Rhode Island surf spots deliver what many consider to be the best waves in New England. In particular, many consider the dangerous and rocky Point Judith area to be the single best location on the US East Coast.

Surfable beaches include:

  • Narragansett Town Beach - southern section dedicated to surfing; typical beach break; most popular/crowded
  • Scarborough Beach - northern section dedicated to surfing; typical beach break
  • Goose Wing Beach - area east of the populated beach; semi-consistent break due to rocks; popular
  • Matunuck Beach - west of East Matunuck State Beach; enter near the Ocean Mist; popular

Non-beach breaks offer the best waves and most consistent breaks in Rhode Island. The most popular are all situated on Point Judith in Narragansett:

  • The Aves - northern most break in Point Judith; a mushy right
  • East of the Lighthouse - just south of the Aves; a fair right that can connect to the Aves in epic conditions
  • The Lighthouse - southernmost break; a true point break with a steep left and right; lefts can connect to South of the Lighthouse in epic conditions; rights can connect to East of the Lighthouse in excellent conditions
  • South of the Lighthouse - lefts that can be fairly long
  • The Ks (Quays?) - East of the breakwater that protects Sand Hill Cove; mushy left formed by the wave that passes through the gap in the breakwaters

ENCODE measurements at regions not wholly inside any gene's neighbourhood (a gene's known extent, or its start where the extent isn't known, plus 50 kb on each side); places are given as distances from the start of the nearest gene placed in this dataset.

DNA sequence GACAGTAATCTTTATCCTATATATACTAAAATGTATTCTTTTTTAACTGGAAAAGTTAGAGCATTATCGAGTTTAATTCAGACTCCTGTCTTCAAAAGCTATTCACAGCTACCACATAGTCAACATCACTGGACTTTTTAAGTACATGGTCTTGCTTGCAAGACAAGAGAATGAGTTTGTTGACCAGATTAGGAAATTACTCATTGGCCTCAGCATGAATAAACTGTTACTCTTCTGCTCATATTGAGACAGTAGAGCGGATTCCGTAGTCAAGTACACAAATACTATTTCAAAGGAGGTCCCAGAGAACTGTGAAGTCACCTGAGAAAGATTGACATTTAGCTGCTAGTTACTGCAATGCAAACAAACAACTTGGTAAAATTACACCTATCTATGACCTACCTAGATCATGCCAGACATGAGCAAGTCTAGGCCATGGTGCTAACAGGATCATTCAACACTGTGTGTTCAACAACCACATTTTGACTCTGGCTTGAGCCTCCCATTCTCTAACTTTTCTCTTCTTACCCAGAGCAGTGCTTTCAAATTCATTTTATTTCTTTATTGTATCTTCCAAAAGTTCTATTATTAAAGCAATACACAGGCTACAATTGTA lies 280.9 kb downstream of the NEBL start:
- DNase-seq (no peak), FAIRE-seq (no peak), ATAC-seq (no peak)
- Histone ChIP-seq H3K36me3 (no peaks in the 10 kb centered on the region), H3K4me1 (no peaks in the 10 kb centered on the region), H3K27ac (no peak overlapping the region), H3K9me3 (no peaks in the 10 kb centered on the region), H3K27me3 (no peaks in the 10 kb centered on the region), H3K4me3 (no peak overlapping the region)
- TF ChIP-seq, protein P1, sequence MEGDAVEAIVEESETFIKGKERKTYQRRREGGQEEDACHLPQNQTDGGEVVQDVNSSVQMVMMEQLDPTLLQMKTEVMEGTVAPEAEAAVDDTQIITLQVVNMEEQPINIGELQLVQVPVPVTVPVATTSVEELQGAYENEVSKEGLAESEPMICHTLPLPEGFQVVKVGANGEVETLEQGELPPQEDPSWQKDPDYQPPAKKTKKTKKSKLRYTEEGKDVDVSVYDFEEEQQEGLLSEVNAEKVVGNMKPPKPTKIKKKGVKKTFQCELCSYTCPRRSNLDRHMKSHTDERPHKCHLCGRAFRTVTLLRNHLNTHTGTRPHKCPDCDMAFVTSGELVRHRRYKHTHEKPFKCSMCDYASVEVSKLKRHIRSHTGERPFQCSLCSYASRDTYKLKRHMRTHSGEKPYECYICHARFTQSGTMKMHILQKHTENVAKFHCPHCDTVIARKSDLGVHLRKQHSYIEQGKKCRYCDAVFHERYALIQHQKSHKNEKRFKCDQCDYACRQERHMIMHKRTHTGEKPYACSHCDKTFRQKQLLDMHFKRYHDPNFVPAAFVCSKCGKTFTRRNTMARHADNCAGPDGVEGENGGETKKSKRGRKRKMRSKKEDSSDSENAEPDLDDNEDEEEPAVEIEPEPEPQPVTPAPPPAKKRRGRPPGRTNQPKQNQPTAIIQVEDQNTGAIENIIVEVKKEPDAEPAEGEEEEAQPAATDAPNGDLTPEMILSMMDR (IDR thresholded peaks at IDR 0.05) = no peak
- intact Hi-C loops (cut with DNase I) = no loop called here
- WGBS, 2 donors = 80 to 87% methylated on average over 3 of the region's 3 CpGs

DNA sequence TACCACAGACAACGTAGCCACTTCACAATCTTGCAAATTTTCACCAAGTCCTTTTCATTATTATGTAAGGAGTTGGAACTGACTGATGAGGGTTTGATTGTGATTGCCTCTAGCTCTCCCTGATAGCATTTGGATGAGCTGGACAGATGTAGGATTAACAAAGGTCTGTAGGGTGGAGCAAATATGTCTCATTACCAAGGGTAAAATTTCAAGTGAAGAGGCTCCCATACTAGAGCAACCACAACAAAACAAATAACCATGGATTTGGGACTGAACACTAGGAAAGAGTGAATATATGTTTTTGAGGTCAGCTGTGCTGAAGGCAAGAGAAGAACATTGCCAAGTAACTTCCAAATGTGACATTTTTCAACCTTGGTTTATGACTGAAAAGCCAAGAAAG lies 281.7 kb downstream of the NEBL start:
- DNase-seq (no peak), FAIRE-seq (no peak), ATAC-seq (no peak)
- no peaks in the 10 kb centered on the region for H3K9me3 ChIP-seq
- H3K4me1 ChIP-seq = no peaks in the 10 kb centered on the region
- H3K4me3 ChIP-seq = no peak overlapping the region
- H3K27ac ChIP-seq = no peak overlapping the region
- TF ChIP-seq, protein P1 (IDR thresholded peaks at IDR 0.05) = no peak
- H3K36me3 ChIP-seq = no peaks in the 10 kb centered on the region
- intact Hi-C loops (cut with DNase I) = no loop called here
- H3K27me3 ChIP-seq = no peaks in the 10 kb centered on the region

Surfing in Rhode Island

Unlike the surf scenes in more popular places like California or Florida, Rhode Island challenges the surfer's fortitude and commitment with a pronounced seasonality that includes a small window for optimal enjoyment.

Summer is the worst time to surf. The traditionally dominant Bermuda High climate pattern steers wave-generating storm inland, and should there be a decent wave, the crowd of tourists (and, yes, even surf tourists at the rocky breaks) can make for a frustrating session. 

In general, September and October offer the best surfing because this period:

  • covers the end of the swell-generating hurricane season
  • comes after most tourists have left
  • includes the year's warmest water temperatures

But the truly committed Rhode Island surfer loves the winter and spring months. Significant storms can produce swells even greater than in the autumn, and the intrepid can find him- or herself entirely alone (but for the seals) at the prized Point Judith lighthouse break.

BE FOREWARNED: This is a great way to die. Water temperature in late winter and early spring reach close to the freezing point, and the best breaks are isolated and rocky. Seals can't really dial 911, what with their flippers and all... At a minimum, surfers should have a 6-5-4 wetsuit or, better, a dry suit. The safest approach is to convince somebody else to surf with you. (Good luck with that!)

A Note on Winter Surfing

Picture that classic image--a firm wave breaking into an offshore wind with the spray blowing back out to the ocean. Some readers might remember, laying on their boards out in the line up after they let that wave go past them, the refreshing feeling of that spray hitting their face. 

It's a little different when the air temperature is in the low 20s (f) or below. In the few seconds between when that spray breaks off the lip and when it hits your face, it freezes.